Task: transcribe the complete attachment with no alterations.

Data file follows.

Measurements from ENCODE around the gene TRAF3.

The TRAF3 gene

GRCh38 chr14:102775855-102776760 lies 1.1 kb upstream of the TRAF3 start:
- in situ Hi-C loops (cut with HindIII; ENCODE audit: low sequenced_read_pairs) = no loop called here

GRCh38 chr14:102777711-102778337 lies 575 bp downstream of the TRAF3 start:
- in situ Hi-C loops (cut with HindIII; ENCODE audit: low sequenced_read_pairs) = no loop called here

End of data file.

Measurements from ENCODE around the gene TRAF3.

The TRAF3 gene

GRCh38 chr14:102775855-102776760 lies 1.1 kb upstream of the TRAF3 start:
- in situ Hi-C loops (cut with HindIII; ENCODE audit: low sequenced_read_pairs) = no loop called here

GRCh38 chr14:102777711-102778337 lies 575 bp downstream of the TRAF3 start:
- in situ Hi-C loops (cut with HindIII; ENCODE audit: low sequenced_read_pairs) = no loop called here